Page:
Bob: Yes. As we’ve said in the series, it has to start with a heart that is really inclined toward kindness. We’re not just looking for a change in behavior; you want this to be a predisposition of your heart, where you/you want to be kind toward another person for Christ’s sake. But it can’t just stop with wanting to be kind, it has to show up; that’s what we’re going to hear as we listen to another segment from the Love Like You Mean It video series.
[Love Like You Mean It Excerpt]
Bob: When it comes to kindness, it’s not just the thought that counts; I mean, we say that all the time; right?—“Well, it’s the thought that counts.” Kind thoughts are fine; but if they don’t manifest themselves in kind words and kind actions, then what good are your kind thoughts?
The Book of Proverbs says this—it says: “Life and death are in the power of the tongue.” I mean, think about that. The words we speak to one another, whether they are kind or unkind, are words that either give life to another person—causing that person to thrive, and to blossom, and to flourish—or they’re words that can sap the life out of another person, causing them to shrink back and to decay. Your words of kindness are words that will either give life to your spouse or speak death to your spouse.
Again, it’s got to start from the heart; you can’t just dress up an unkind heart with flattering words; no. But if your heart is predisposed toward kindness, then we should be seeing in you a manifestation of kindness in how you speak to one another. Saying unkind things to one another in a marriage will never cause your love for one another to grow; it won’t cause your marriage to thrive. We have to guard our hearts and our tongues—and seek to speak words that are positive, and encouraging, and uplifting—words of kindness/words that bring life to another person.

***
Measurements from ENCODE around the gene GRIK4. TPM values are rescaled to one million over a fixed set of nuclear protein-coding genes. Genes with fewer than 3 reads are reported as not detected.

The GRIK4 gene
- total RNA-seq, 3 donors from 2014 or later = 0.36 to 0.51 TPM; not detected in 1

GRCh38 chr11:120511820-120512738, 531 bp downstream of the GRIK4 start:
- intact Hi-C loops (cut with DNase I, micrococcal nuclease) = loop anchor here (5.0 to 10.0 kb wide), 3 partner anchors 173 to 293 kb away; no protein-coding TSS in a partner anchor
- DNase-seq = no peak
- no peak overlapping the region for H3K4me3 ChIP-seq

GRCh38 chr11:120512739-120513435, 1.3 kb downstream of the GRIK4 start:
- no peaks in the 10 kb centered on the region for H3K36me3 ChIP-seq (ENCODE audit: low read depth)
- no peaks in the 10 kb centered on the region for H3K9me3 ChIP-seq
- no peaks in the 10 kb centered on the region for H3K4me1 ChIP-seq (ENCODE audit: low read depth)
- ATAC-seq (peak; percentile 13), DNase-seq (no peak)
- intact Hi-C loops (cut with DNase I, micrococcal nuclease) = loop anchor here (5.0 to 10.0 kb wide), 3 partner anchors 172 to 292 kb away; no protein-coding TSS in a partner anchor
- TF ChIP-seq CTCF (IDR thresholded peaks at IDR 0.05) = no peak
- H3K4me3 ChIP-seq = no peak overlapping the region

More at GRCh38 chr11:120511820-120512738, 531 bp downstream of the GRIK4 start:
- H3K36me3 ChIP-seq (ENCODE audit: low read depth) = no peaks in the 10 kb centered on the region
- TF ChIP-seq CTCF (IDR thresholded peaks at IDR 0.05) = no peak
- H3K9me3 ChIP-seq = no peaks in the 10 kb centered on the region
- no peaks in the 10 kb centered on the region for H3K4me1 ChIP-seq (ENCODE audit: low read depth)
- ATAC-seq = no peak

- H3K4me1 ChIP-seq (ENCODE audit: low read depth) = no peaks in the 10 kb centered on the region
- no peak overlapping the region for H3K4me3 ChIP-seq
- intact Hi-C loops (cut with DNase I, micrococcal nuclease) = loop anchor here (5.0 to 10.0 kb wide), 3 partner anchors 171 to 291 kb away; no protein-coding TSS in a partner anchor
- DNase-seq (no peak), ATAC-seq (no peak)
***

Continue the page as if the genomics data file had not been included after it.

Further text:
Kindness begins as an attitude and then it shows up in kind words; and then ultimately, it’s going to manifest itself in kind actions, where we’re seeking to do things that—that benefit another person/that cause them to thrive.
Now, there’s a difference between somebody who’s nice and somebody who’s kind; right? If I introduced you to two people—I said, “This guy’s a really nice guy,” and then I said, “This person is a really kind person,”—you’d understand the difference. We like nice people—better to have nice people than mean people—but you’d really rather have somebody who’s kind than just somebody who’s nice. When we talk about actions toward one another, we’re not just talking about politeness or proper etiquette; we’re talking about actions that actively seek to bless another person.
Here’s a good question for all of us: “Would your spouse describe you to others as somebody who’s kind?” If they were in casual conversation and they said, “Tell me about your husband,” or “…about your wife,”—would your spouse say, “Oh, she is so kind; I’ve never known anybody who was a kinder person”? Wouldn’t you like to be thought of as somebody who’s a kind person? That’s going to require intentionality; it requires a decision to want to proactively seek to bless another person.
Mary Ann and I were attending a marriage conference as attendees a number of years ago. The speaker, who was speaking, shared a story about how his wife had told him that she really loves it when he fills up her car with gas. He just makes sure that there’s always gas in her tank. I remember looking over at Mary Ann and saying, “Would you like me to do that?” and she was/she smiled; she nodded. Since that time, I’ve made it a quest/it’s my goal to make sure that my wife rarely has to fill up her own gas tank; I keep her car well supplied. She sees that as a demonstration of my proactive love for her; it’s an act of service; it’s kindness being manifested toward her.
She does that for me in dozens of ways; every time I open a drawer, and there are clean undershirts in my drawer, those didn’t just magically appear there; it’s because my wife chose to be kind to me.